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Urgent help regarding severe syncope resulting in cessation of breathing & heartbeat

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    Urgent help regarding severe syncope resulting in cessation of breathing & heartbeat

    We had faced the most devastating situation on 8th November 2009 when my husband suffered sudden & extreme drop in blood pressure & breathlessness, resulting in an immediate death within a period of few seconds/minutes. We only brought him back by providing mouth to mouth resuscitation. When the medical care was available after 15 minutes his blood pressure was found to be 50/?. Just before this happened he had defecated himself in a large quantity in the bed after taking suppositries with the help of an attendant. Soon after that he performed intermittent catherterisation in a sitting position during which he developed a bronchospasm/muscular spasm beneath his chest . Due to this he was having extreme breathng diificulty/cessation of breath & turned pale . Within a minute or two he was shifted to the bed , his foot end was raised, during which he immediately collapsed with no breathing or heartbeat. Mouth to mouth resuscitation was given to him by me immediately, which revived him.
    He was then hospitalised & admitted at the Coronary Care Unit. The doctors diagnosed him as a Survivor of Sudden death due to cardiac arrest. However, all of the following blood tests were normal:-
    1) LFT
    2) RFT/Electrolytes
    3) Lipid Profile
    His ECG, EEG, Cardiac-Eco, Trop-I, B/L Carotid Doppler/Halter were also normal. Nuero consultation was also sought. He is adviced AICD (Internal Cardiac Defbrillator) implant.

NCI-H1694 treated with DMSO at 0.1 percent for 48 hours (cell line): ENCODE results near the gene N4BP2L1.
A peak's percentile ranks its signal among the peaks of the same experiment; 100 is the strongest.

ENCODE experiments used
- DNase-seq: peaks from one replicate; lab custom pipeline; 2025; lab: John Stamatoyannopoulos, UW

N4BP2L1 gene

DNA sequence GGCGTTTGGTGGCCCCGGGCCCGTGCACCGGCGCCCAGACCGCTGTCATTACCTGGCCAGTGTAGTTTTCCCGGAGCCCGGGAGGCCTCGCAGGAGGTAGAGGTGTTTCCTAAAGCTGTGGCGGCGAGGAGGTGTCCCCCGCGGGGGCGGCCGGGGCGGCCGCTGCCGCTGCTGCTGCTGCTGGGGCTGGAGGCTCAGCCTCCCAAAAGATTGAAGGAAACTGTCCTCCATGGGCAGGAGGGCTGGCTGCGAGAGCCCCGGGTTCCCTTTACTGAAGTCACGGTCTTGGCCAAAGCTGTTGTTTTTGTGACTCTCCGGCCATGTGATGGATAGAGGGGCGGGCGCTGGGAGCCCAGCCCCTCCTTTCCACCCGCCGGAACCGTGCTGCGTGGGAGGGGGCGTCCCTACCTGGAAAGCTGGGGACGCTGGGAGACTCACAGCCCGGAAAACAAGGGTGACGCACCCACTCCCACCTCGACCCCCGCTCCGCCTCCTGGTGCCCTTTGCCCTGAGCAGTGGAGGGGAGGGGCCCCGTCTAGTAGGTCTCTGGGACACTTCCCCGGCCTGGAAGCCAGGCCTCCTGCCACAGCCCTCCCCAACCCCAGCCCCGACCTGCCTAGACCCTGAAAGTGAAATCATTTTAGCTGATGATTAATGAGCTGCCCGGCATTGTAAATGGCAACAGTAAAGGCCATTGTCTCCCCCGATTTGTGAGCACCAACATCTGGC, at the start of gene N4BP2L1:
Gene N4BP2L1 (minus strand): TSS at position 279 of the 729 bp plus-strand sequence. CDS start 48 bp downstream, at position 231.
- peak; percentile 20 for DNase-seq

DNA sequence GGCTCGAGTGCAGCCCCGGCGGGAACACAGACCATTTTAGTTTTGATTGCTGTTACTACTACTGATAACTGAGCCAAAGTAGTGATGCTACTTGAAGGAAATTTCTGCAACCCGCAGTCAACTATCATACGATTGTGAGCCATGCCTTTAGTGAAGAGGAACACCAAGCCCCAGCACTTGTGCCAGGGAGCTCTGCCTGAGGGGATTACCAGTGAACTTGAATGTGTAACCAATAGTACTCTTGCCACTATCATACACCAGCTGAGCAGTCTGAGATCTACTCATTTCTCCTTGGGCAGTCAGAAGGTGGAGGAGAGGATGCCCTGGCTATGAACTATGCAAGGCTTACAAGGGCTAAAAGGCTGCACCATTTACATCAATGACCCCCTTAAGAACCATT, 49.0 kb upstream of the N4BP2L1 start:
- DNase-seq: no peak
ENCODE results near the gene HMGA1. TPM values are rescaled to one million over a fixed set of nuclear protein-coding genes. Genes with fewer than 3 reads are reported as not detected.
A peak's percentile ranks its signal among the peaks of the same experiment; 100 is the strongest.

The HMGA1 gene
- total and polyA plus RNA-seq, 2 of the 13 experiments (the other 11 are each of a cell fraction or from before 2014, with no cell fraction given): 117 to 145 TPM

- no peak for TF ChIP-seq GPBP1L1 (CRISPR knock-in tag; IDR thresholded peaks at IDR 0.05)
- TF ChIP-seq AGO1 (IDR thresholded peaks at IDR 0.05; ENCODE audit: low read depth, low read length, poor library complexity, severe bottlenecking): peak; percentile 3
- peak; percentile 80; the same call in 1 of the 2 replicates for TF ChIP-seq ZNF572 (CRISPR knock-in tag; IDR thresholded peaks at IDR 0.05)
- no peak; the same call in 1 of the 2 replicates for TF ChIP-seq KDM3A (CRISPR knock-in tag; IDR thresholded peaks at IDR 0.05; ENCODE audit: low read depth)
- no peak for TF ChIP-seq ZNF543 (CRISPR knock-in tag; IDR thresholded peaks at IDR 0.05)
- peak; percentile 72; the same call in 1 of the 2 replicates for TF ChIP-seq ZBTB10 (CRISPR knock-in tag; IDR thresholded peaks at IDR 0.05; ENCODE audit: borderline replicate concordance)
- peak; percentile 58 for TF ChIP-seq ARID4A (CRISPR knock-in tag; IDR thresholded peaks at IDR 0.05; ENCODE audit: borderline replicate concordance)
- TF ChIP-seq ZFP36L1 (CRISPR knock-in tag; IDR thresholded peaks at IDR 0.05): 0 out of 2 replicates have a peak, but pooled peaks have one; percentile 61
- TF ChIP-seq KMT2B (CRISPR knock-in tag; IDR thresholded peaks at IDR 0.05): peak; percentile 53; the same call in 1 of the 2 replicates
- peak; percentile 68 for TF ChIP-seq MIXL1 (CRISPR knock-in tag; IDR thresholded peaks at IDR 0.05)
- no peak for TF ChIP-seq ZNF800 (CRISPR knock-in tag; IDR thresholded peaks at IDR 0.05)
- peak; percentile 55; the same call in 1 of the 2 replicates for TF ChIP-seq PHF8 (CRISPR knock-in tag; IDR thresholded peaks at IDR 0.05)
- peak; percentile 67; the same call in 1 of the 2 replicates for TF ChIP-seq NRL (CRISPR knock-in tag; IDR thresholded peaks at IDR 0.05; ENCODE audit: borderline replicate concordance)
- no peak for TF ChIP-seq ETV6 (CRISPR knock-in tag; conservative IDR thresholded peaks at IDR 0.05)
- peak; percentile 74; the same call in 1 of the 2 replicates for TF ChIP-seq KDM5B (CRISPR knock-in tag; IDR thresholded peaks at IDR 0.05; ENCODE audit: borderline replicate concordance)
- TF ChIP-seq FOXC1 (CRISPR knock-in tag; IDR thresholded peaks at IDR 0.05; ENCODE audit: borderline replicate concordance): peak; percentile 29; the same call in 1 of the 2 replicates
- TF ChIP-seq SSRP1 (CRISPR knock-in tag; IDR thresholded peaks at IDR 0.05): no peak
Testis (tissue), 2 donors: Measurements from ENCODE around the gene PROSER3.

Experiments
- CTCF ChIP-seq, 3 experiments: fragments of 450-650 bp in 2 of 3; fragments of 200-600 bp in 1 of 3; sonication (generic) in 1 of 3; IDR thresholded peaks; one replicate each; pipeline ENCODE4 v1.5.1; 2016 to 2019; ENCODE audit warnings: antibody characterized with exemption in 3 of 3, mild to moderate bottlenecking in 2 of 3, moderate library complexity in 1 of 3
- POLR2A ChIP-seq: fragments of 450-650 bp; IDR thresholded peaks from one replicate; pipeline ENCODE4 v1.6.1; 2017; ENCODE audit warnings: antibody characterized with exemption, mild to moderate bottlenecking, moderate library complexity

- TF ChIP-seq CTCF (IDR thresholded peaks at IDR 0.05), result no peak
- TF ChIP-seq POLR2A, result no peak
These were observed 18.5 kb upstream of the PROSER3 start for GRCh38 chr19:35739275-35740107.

I would like to describe my husband's condition prior to this incident. He had obtained a spinal cord C7 injury in the year 1981 at the age of 21 years , while diving in a swimming pool. After which he was completely rehabilitated & was leading a wheelchair led normal life. Ofcourse he suffered the related problems like Urinary tract infections, mild syncopes, cellulitis on an on & off basis which were all duly treated.
    He has now been discharged ffrom the hospital & the doctor has adviced a ICD implant as he describes that it would be an insurance for him.

    Since in India we have very limited expertise pertaining to spinal cord injury patients , we desperately seek to know whether this is the best suited line of treatment. Also, we have not recieved any advice on how to prevent such a situation from occuring agan. We feel very lost.
    We will be greatly obliged if we can get an urgent consultation on this matter.

    We request the doctors who are spinal cord injury specialists to advice us.

    Last edited by nalina; 16 Nov 2009, 3:17 PM.

    It does not sound like this is really a SCI related event, although indirectly it may be as people with SCI are more subject to cardiac disease at younger ages. It sounds like you are getting good advice about the AICD and probably should proceed with this plan. It is more likely from what you describe that he has not had actual cardiac arrest, but instead cardiac ventricular fibrillation, which appears often the same, and repeated episodes of this are generally treated now days with an AICD implant (not transplant).

    The SCI-Nurses are advanced practice nurses specializing in SCI/D care. They are available to answer questions, provide education, and make suggestions which you should always discuss with your physician/primary health care provider before implementing. Medical diagnosis is not provided, nor do the SCI-Nurses provide nursing or medical care through their responses on the CareCure forums.



      I'm under the impression that you are describing Pure Autonomic Failure, something that I can induce with excessive physical activity or being in a room where the temperature is rising and the Oxygen level is decreasing. These are the most dangerous to me but voiding is also on the list. I remove all of my clothes, shoes before a bowel movement to mitigate the episode. I too have the upper abdominal muscle spasm that you describe that is aggravated by the visceral distention from sitting upright. Pallor is another symptom of a exaggerated response from the Autonomic Nervous System. Was there piloerector and hyperhydrosis observable during this episode? I would also test for Orthostatic Hypotension.



        Nalina - I have no advise for you, just wanted to say your husband is very lucky to have you on his side. Way to go, without your quick reaction this could have turned out so different. I think all of us as caregivers should know CPR. Keep up the good work. - Lisa